Dear Judge Yeoman:
You request our opinion regarding the application of K.S.A. 1992 Supp. 59-2917(e) to the appointment of counsel when a mentally ill person moves or is transferred to different counties and district courts. The specific illustration you use is:
"John Doe is a resident of Sedgwick Co. He is charged with a crime but is sent to the Larned State Hospital. After a time there, a case under Article 29 is filed in Pawnee Co. Since John Doe's county of residence is Sedgwick, he is transferred to Shawnee Co. After a stay in that hospital, he is approved for release into an out-patient program in Lawrence which is in Douglas Co. Now the case comes up for review -- still in Shawnee Co."
Your specific question is "Which county or district attorney does the court look to to carry out the responsibilities under K.S.A. 1992 Supp. 59-2917(e)?"
K.S.A. 1992 Supp. 59-2917(e) provides:
"If the applicant is not represented by counsel, the county or district attorney shall represent the applicant, prepare all necessary papers, appear at the hearing and present such evidence as the county or district shall determine to be of aid to the court in determining whether the proposed patient is a mentally ill person."
To determine which county or district attorney is appropriate, it is necessary to review the process for determining whether a person is mentally ill. The process starts with the filing of an application for determination under K.S.A. 59-2913 which provides:
"A verified application to determine whether a person is a mentally ill person may be filed in the district court of the county of such person's residence or presence by any person." (emphasis added)
Based on this statute, the application may be filed in either the county of the person's residence or presence. The district court of the county selected would then have jurisdiction. Applying the statutes to your scenario the original application could be filed in either Sedgwick or Pawnee county. Your scenario states that the article 29 case was filed in Pawnee county as John Doe was present within that county.
Under an article 29 case, the district court not only receives the initial application, but it must address other issues in the determination process. The following statutes address some of those issues: K.S.A. 1992 Supp. 59-2914, Preliminary Hearing Orders; K.S.A. 1992 Supp. 59-2914(a), Mental Evaluation Orders; K.S.A. 1992 Supp. 59-2916, Notice; K.S.A. 1992 Supp. 59-2916(a) Medication and Therapy Prior to Hearing. Each of these issues is addressed by the "district court of the county" where the application was filed under K.S.A. 59-2913.
The hearing in K.S.A. 1992 Supp. 59-2917(e) results from the application filed under K.S.A. 59-2913. It is our opinion that K.S.A. 1992 Supp.. 59-2917(e) refers to the county or district attorney of the county where the application was filed and where the district court is located. In the scenario you presented, when the application was filed in Pawnee county, the Pawnee county or district attorney would represent the applicant at the hearing.
Your scenario adds another step in the determination process in that under K.S.A. 1992 Supp. 59-2902cc, John Doe was transferred to a treatment facility within the catchment based on his residency in Sedgwick county. This brought the individual to Shawnee county. To determine which court now has jurisdiction, it is necessary to assume one of two possibilities: 1. There was no change in venue, in which Pawnee county retains jurisdiction; or, 2. The Pawnee county district court used its discretionary authority under K.S.A. 1992 Supp. 59-2922 and changed venue.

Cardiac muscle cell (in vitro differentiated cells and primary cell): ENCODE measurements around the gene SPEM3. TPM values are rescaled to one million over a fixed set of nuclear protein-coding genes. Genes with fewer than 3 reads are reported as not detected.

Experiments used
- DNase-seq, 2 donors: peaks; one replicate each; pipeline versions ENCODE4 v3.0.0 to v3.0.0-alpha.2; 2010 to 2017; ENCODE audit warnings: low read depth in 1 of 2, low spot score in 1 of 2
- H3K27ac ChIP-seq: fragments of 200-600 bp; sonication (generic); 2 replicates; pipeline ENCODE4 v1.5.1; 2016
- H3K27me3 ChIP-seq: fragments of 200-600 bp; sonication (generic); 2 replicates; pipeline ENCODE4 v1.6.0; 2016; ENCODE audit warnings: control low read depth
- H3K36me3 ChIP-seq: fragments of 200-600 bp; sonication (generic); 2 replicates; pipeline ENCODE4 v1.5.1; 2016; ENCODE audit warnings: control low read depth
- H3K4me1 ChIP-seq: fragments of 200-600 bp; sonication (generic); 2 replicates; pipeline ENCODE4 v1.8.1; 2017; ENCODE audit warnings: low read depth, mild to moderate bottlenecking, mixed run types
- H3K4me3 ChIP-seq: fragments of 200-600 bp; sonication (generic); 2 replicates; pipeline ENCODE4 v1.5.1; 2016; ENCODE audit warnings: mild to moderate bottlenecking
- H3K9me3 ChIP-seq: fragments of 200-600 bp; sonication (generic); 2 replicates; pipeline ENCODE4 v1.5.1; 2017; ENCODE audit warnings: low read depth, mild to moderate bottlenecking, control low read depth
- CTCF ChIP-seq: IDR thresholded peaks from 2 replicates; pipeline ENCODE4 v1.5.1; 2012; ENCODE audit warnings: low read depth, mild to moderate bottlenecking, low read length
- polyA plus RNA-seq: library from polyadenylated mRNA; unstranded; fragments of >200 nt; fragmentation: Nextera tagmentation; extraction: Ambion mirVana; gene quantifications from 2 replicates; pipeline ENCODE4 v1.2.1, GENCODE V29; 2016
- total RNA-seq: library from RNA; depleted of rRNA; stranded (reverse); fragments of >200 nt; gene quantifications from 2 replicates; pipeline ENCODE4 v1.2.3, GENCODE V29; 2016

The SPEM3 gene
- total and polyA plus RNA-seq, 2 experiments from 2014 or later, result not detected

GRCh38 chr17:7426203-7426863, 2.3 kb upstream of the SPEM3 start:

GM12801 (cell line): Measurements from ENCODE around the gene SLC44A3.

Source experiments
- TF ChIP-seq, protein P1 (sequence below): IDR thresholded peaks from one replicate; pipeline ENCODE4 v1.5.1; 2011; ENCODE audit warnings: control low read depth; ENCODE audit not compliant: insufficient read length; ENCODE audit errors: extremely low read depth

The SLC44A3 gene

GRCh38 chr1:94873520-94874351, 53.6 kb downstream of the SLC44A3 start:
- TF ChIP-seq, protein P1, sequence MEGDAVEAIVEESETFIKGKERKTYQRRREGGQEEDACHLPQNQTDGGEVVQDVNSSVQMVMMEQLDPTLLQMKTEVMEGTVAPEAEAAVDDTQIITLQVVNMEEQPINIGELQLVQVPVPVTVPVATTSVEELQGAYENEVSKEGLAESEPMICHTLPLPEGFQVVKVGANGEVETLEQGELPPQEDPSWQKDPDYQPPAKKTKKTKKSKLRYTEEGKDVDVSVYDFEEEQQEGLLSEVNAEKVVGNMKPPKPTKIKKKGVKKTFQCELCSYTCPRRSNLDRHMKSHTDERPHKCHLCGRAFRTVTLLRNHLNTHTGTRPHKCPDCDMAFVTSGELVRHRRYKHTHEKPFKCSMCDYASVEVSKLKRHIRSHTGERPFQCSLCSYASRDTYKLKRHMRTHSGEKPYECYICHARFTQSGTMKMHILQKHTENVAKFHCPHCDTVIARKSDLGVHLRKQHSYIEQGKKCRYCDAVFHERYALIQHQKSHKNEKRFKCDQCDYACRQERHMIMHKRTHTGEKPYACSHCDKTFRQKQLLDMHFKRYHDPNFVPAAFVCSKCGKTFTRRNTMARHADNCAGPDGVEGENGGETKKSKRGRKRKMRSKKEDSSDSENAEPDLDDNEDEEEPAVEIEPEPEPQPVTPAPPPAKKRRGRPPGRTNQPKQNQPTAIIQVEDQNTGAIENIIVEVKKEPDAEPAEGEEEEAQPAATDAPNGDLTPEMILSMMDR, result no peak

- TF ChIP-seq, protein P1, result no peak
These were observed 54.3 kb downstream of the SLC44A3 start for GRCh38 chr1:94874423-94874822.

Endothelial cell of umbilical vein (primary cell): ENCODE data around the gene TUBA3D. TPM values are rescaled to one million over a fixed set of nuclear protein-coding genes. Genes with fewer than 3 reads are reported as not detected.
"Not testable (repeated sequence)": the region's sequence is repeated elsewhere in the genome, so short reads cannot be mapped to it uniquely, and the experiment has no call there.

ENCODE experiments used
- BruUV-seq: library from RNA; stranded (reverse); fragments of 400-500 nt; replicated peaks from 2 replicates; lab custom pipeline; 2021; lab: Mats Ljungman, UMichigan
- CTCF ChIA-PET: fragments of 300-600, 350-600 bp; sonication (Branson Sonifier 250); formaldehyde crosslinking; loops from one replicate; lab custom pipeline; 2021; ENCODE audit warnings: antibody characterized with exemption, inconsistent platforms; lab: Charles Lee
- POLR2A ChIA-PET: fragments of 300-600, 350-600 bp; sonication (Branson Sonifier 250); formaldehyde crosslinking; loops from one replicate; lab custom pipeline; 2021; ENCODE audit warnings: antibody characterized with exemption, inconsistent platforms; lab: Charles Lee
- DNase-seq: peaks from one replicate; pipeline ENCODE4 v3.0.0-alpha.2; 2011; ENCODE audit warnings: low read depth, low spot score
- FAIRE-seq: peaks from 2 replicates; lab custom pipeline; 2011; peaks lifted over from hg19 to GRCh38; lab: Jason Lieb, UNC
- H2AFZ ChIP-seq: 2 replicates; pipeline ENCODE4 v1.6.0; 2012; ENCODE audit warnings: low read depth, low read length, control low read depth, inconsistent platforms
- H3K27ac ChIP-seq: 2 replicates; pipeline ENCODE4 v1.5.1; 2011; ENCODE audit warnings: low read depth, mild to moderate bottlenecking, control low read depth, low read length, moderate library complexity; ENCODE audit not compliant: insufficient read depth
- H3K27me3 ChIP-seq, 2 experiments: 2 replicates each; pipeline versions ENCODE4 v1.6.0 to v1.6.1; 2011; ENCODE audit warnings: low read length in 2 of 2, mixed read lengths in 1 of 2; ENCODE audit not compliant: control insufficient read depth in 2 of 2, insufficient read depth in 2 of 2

K.S.A. 1992 Supp. 59-2922 provides:
"After the application provided for in K.S.A. 59-2913 and amendments thereto is filed, the district court at any time, on its own motion or upon the written request of any person, may transfer the venue of any case to the county where the patient is being detained in a treatment facility under the authority issued pursuant to K.S.A. 59-2912, 59-2917, or 59-2918, and amendments thereto. The district court also may transfer the venue of any case to any other county designated by the court if the patient has made a request for the change of venue and the court finds that the patient cannot obtain a fair hearing in the county where the patient is present." (Emphasis added.)
When there is a change of venue, the receiving district court then becomes responsible for the application process and the determination of mental illness. The county or district attorney of the county where the district court is located is responsible for the hearing under K.S.A. 1992 Supp. 59-2917(e).
Under your scenario, if there was no change of venue, Pawnee county retained jurisdiction over John Doe, and the Pawnee county attorney represents the applicant at the K.S.A. 1992 Supp. 59-2917(e) hearing. If Pawnee county used a change of venue to the Shawnee county district court, the Shawnee county district attorney represents the applicant at the hearing. When John Doe was transferred for outpatient treatment in Douglas county, another change of venue could occur. If venue is changed to Douglas county, then the Douglas county district attorney represents the applicant. The Douglas county district court would than have jurisdiction to modify or revoke the treatment pursuant to K.S.A. 1992 Supp. 59-2918a.
In conclusion, it is our opinion that the county or district attorney of the county in which the application is filed represents the applicant. The application may be filed in the distict court of either the patient's county of residence or the county in which the patient is present. However, it is within the district court's discretion to change venue, in which case, the county or district attorney of the receiving district court would represent the applicant.